Area of Bhitarkanika Mangrove Forests
Bhitarkanika Mangrove Forests cover an area of 650 square kilometres in the river delta of the Brahmani River and Baitarani River.
History of Bhitarkanika Mangrove Forests
Bhitarkanika Mangrove Forests were zamindari forests until 1952, when the government of Odisha abolished the zamindari system, and put the zamindari forests in the control of the state forest department. In 1975, an area of 672 square kilometres was declared the Bhitarkanika Wildlife Sanctuary.
Bhitarkanika Mangrove Forests and Bhitarkanika Wildlife Sanctuary
The core area of the sanctuary of Bhitarkanika Mangrove Forests covers an area of 145 square kilometres and it was declared Bhitarkanika National Park in September 1998. The national park is surrounded by the Bhitarkanika Wildlife Sanctuary. Gahirmatha Beach and Marine Sanctuary lies to the east, and separates swamp region cover with canopy of mangroves from the Bay of Bengal. Thus it becomes a vicinity of rich biodiversity. Bhitarkanika Wildlife Sanctuary is inundated by a number of rivers – Brahmani River, Baitarni River, Dhamra River, Pathsala River and many other rainfed rivers along with the tributaries and distributaries.
Landforms of Bhitarkanika Mangrove Forests
The Mangroves of Bhitarkanika Mangrove Forests are salt tolerant, complex and dynamic eco-systems that occur in tropical and subtropical inter-tidal regions. Bhitarkanika Mangrove Forests is one such location of rich, lush green vibrant eco-system lying in the estuarine region of Brahmani River- Baitarani River in the North-Eastern corner of Kendrapara district of Odisha.
Waterbeds of Bhitarkanika Mangrove Forests
The area of Bhitarkanika Mangrove Forests is intersected by a network of creeks with Bay of Bengal on the East and the Eastern Ghats Mountain Range in India. The alley between the meandering creeks and rivers, houses the second largest viable mangrove eco-system of India.
Animal Family in Bhitarkanika Mangrove Forests
The 672 square kilometres of mangrove forest and wetland that comprised Bhitarkanika Mangrove Forests, provides home to well over 215 species of birds including winter migrants from central-Asia and Europe. The Giant salt water crocodiles and a variety of other wildlife inhabit this eco-system which is one of Asia's most spectacular wildlife sanctuaries. The wetland of Bhitarkanika Mangrove Forests also hosts a large and diverse population of resident and migratory birds. Rhesus monkey, leopard cat, fishing cat, jungle cat, small Indian civet cat, toddy cat, common mongoose, jackal, striped hyena, Indian fox, wild pig, Indian porcupine, mole rat, long tailed tree mouse, spotted deer, sambar, common otter, smooth Indian otter are also found here.
Notified Area of Bhitarkanika Mangrove Forests
The notified area of Bhitarkanika Mangrove Forests is known as Bhitarkanika National Park. It has an area of 145 square kilometres have been notified as Bhitarkanika National Park vide Notification No.19686/F and E dated 16.9.1998 of Forests & Environment Department, Government of Odisha. It has much significance with regard to ecological, geomorphologic and biological background which includes mangrove forests, rivers, creeks, estuaries, back water, accreted land and mud flats. Bhitarkanika National Park is the core area of Bhitarkanika Sanctuary.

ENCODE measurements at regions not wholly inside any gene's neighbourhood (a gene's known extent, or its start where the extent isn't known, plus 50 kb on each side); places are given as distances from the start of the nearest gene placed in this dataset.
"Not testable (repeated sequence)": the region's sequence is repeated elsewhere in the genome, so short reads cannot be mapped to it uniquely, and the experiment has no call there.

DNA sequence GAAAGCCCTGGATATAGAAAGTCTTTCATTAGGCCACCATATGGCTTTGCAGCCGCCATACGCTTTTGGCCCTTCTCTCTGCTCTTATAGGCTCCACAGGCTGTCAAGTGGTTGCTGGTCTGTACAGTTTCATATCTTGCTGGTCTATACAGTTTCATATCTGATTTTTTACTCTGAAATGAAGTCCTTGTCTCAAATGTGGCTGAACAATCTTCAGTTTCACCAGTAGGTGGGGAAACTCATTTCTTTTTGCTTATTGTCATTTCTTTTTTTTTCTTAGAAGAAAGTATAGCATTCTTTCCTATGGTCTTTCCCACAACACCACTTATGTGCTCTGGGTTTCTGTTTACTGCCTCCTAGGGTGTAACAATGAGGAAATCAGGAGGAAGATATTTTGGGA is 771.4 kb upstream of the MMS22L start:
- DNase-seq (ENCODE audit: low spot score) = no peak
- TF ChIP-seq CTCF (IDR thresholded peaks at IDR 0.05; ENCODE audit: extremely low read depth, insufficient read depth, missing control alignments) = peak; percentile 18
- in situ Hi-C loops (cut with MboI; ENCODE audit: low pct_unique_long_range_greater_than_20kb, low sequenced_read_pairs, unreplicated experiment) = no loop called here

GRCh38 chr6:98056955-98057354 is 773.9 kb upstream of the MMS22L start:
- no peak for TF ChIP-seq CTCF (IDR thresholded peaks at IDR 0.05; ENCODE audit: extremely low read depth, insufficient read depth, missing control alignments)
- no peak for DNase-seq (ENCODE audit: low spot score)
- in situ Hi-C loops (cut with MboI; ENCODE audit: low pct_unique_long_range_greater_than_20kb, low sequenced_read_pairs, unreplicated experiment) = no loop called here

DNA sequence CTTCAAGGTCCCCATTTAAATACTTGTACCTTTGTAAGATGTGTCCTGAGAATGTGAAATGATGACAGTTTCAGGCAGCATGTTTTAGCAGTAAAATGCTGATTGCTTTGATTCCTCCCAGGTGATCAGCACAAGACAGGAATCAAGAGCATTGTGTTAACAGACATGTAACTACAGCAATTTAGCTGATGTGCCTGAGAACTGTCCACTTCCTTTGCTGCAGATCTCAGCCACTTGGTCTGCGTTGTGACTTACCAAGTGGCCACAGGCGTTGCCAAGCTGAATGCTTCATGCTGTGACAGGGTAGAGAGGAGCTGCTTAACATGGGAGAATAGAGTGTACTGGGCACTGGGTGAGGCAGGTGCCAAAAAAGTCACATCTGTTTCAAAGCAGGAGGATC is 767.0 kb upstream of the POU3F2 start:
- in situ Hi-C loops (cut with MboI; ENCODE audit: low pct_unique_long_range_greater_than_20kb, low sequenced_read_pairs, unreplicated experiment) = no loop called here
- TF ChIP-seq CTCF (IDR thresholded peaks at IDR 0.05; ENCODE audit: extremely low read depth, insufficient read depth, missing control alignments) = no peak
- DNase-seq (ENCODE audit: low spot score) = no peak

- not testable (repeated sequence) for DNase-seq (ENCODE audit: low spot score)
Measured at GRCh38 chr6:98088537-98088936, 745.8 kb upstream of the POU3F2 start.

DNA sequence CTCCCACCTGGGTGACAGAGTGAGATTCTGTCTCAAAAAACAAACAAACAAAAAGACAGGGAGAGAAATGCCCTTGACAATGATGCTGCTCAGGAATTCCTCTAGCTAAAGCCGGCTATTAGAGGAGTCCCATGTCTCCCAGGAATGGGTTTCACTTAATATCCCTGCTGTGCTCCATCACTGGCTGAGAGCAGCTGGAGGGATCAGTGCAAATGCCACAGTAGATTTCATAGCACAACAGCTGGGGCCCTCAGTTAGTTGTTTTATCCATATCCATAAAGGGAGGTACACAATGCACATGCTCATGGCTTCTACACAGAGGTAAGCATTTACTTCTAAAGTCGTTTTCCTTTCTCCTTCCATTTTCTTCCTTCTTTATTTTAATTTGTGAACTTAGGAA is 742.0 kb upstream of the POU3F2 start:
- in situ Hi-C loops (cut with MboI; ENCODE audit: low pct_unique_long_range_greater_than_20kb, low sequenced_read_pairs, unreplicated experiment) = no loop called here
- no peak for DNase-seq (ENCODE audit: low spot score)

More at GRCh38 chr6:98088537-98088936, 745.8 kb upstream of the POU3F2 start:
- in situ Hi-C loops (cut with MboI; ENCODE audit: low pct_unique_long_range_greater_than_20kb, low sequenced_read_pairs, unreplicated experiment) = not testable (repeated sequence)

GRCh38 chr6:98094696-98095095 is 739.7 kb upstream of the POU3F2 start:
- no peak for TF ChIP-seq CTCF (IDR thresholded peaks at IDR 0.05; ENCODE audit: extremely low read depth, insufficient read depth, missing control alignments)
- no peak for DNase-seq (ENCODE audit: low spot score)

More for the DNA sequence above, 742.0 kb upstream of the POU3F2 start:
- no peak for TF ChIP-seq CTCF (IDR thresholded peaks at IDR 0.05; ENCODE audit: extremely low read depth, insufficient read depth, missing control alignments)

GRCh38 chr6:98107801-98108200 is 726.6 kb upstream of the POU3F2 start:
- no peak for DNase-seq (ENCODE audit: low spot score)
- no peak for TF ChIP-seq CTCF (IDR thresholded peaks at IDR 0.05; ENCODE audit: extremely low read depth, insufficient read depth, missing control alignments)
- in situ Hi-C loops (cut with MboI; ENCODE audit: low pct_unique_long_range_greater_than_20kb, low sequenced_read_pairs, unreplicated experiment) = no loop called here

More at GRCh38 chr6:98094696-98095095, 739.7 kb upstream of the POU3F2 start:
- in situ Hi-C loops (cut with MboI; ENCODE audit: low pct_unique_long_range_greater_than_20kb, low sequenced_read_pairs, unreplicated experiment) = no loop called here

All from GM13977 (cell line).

Gahirmatha Marine Wildlife Sanctuary and Bhitarkanika Mangrove Forests
Gahirmatha Marine Wildlife Sanctuary, which bounds the Bhitarkanika Wildlife Sanctuary to the east, was created in September 1997, and encompasses Gahirmatha Beach and an adjacent portion of the Bay of Bengal. Bhitarkanika Mangrove Forests were designated a Ramsar Wetland of International Importance in 2002.
Plant Family in Bhitarkanika Mangrove Forests
The mangrove species in Bhitarkanika Mangrove Forests are home to 55 of India's 58 known mangrove species. The mangroves harbour of Bhitarkanika Mangrove Forests is one of India's largest populations of saltwater crocodiles, and Gahirmatha Beach, which separates the mangroves from the Bay of Bengal. Bhitarkanika Mangrove Forests are the world's most important nesting beach for Olive Ridley Sea Turtles. Some wildlife experts are of the opinion that the largest saltwater crocodile ever was in Bhitarkanika Mangrove Forests, measuring an estimated 23 feet (7.0 m) which could be traced from the skull preserved by the Kanika Royal Family.
Crocodile History of Bhitarkanika Mangrove Forests
Crocodile was largely found in Bhitarkanika Mangrove Forests. The crocodile was shot near Dhamara in 1926, and later its skull was preserved by the then Kanika King of Kanika Palace. The crocodile experts estimate the animal to have been between 20 feet (6.1 m) and 23 feet (7.0 m) long, as the size of the skull was measured one ninth of the total length of the body. In 2006 the park was recognized by the Guinness Book of World Records for the largest white crocodile living in captivity also measuring 23 feet.
Types of Forest in India
Indian Tidal or Mangrove Forests
Mangroves in Odisha
Temples of Odisha
Odisha, Indian state
Nature Tourism in Odisha
Districts of Odisha
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